Party leader Martin Schulz has asked his deeply divided SPD to give him the green light for exploratory talks on joining Merkel in another coalition government starting in early 2018.
“For us, nothing is pre-determined, nothing is automatic,” Schulz said this week, while also noting that another option would be to allow Merkel to run a minority government, an idea she has so far opposed as too unstable.
Schulz, a main loser of September's elections who now may be kingmaker, has vowed to extract maximum concessions for his 150-year-old labour party, including social welfare gains and steps toward greater “solidarity” in Europe.
He also supports French President Emmanuel Macron's sweeping vision for EU reform as well as a departure from Berlin's insistence on austerity in crisis-hit economies.
If the tough coalition poker indeed kicks off next week, Schulz will have to prove he can drive a hard bargain with Merkel, having backflipped on his repeated vows to take the SPD into the opposition.
For now, it is still a long and rocky road toward a new “grand coalition” government of Merkel's conservative bloc and the SPD – and new elections loom if they fail to reach a deal.
For Schulz, a former European Parliament president, it is the next phase in a roller-coaster ride since he splashed onto the German political scene only a year ago, tasked with defeating veteran leader Merkel.
He was initially celebrated within his party as a messiah, winning 100 percent party support in January and seeing SPD poll ratings briefly shoot up some 10 percentage points.
But over the following months Schulz met the fate of Merkel's previous challengers, with his campaign, built on fighting social inequality, losing steam amid a string of regional poll defeats.
In the September 24th general election, in which the far-right Alternative for Germany (AfD) protest party siphoned millions of votes from all mainstream parties, the SPD scored just under 21 percent, its worst showing since World War II.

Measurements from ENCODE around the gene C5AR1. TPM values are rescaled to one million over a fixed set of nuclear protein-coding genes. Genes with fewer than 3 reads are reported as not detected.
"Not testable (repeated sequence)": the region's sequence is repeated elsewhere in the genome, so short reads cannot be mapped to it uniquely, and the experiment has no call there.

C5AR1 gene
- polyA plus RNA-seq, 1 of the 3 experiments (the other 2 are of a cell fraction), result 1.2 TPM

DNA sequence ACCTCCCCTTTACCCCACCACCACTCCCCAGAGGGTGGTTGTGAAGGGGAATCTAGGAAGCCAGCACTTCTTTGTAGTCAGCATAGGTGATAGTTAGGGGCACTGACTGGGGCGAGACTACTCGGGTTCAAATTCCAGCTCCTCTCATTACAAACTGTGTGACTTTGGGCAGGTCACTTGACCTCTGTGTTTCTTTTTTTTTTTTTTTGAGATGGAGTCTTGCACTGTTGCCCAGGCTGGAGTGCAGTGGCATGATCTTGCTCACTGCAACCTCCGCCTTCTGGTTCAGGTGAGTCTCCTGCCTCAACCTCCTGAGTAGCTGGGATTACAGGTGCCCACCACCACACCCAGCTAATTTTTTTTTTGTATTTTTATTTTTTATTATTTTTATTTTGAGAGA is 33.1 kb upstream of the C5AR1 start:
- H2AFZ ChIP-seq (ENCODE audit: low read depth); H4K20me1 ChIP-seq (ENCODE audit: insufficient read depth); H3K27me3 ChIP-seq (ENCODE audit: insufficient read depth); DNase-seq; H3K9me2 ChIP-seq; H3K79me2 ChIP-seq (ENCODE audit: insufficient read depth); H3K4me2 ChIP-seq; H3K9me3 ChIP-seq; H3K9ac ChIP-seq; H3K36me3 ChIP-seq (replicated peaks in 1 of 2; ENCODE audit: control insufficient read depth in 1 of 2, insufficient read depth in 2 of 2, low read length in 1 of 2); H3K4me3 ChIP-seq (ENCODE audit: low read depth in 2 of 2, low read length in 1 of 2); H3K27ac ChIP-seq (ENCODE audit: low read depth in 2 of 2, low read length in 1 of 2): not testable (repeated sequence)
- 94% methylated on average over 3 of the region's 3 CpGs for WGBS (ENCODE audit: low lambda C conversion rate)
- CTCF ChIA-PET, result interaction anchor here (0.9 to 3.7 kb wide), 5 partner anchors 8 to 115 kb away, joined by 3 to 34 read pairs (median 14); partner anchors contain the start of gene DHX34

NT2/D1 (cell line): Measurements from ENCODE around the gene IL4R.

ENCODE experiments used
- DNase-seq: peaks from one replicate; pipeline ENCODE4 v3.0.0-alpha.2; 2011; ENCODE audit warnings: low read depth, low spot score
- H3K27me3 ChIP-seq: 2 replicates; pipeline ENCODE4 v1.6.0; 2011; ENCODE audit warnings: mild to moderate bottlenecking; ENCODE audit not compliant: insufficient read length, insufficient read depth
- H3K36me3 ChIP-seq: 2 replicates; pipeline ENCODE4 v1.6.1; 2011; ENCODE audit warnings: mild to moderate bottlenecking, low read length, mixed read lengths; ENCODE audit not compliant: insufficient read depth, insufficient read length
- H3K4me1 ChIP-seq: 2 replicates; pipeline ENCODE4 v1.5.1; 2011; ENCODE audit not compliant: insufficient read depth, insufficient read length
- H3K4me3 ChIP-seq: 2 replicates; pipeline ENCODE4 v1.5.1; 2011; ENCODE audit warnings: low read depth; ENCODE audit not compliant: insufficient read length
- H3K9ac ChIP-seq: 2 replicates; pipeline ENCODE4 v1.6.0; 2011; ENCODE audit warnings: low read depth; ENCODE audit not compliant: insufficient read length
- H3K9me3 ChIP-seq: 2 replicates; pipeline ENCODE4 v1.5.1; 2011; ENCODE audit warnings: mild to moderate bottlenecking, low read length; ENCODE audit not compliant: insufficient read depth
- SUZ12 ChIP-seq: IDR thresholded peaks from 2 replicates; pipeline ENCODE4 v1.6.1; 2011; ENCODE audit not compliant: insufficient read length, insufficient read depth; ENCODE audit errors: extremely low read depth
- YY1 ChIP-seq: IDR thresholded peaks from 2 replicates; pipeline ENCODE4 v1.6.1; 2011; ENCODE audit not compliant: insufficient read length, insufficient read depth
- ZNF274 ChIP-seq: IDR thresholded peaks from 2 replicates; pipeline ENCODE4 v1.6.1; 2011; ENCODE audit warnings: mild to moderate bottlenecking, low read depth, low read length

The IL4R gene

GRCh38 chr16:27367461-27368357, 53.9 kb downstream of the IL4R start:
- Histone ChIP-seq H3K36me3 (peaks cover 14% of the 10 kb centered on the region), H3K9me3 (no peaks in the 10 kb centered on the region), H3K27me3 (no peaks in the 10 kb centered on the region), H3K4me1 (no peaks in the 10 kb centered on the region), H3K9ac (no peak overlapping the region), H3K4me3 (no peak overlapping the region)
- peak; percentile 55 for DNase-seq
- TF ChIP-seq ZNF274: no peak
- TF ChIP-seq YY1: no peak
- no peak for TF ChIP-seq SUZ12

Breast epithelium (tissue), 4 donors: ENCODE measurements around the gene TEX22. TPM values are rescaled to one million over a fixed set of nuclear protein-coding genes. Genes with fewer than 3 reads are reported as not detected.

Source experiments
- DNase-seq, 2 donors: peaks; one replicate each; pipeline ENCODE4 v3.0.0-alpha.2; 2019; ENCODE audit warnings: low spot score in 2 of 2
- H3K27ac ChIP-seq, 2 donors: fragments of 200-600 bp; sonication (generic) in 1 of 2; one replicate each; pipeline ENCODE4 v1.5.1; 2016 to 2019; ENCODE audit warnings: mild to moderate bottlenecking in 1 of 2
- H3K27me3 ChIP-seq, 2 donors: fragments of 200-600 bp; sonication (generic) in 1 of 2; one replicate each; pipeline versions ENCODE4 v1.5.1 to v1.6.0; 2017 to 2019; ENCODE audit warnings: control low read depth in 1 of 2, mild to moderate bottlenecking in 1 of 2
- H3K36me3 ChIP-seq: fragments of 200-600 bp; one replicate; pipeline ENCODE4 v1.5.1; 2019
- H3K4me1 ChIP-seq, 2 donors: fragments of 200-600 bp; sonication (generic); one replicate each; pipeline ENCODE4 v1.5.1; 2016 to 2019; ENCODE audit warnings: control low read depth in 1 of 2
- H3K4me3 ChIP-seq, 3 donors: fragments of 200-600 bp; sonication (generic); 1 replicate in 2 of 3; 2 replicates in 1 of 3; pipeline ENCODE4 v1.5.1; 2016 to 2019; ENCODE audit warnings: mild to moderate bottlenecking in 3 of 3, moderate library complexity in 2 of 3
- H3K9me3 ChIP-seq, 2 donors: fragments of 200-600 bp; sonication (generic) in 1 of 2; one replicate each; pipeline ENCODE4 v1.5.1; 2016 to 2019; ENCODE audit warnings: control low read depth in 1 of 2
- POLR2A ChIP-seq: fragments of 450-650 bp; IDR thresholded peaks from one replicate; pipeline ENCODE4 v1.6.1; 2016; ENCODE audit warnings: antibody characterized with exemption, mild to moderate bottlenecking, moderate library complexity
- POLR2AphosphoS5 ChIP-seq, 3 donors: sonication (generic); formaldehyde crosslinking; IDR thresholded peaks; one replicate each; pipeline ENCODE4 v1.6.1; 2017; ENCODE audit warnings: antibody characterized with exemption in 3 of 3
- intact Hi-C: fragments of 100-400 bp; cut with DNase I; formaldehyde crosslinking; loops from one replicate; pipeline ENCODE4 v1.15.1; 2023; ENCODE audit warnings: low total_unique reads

Minutes after the dismal outcome was announced, Schulz pledged to rebuild the SPD on the opposition benches, a move widely cheered by the party's rank and file.
Most members felt that the past four years – in which the SPD was Merkel's junior partner in an “grand coalition”, or “GroKo” in German political shorthand – had badly wounded party support and morale.
Thousands of members had already defected from the historical working-class champions when former chancellor Gerhard Schröder slashed back the welfare state in the early 2000s.
Schulz was forced to take back his repeated snubs to Merkel in recent weeks after her talks aimed at forming a coalition with two smaller parties unexpectedly collapsed last month.
With the main parties wanting to avoid the risk of new elections that might give an even bigger boost to the AfD, pressure has grown on the SPD, from within Germany and elsewhere in Europe, to avert a political crisis.
President Frank-Walter Steinmeier – an SPD veteran who, as head of state, is supposed to operate above party politics – has since been brokering talks between party chiefs.
At the three-day SPD congress starting Thursday in Berlin, Schulz will have to convince sceptical members, including a passionately anti-GroKo youth wing, to allow him to at least sound out another pact with Merkel.
Schulz will seek to convince the party that the SPD, back in power, would be better positioned to improve the lives of ordinary Germans.
A committed European who speaks six languages, he has also vowed to promote a more united Europe, with Berlin assuming “a progressive, a more social, a more dynamic policy”.
In Merkel's CDU camp, meanwhile, deputy leader Thomas Strobl has warned the SPD that “a 21-percent party can't force through 100 percent of its campaign pledges”.
Whatever the outcome of the eventual talks, it will have to satisfy the SPD party base, because members will ultimately vote to approve or scrap any coalition agreement.
Convincing them will be a struggle, according to a new Spiegel Online poll, which found that less than 28 percent of SPD voters support another grand coalition.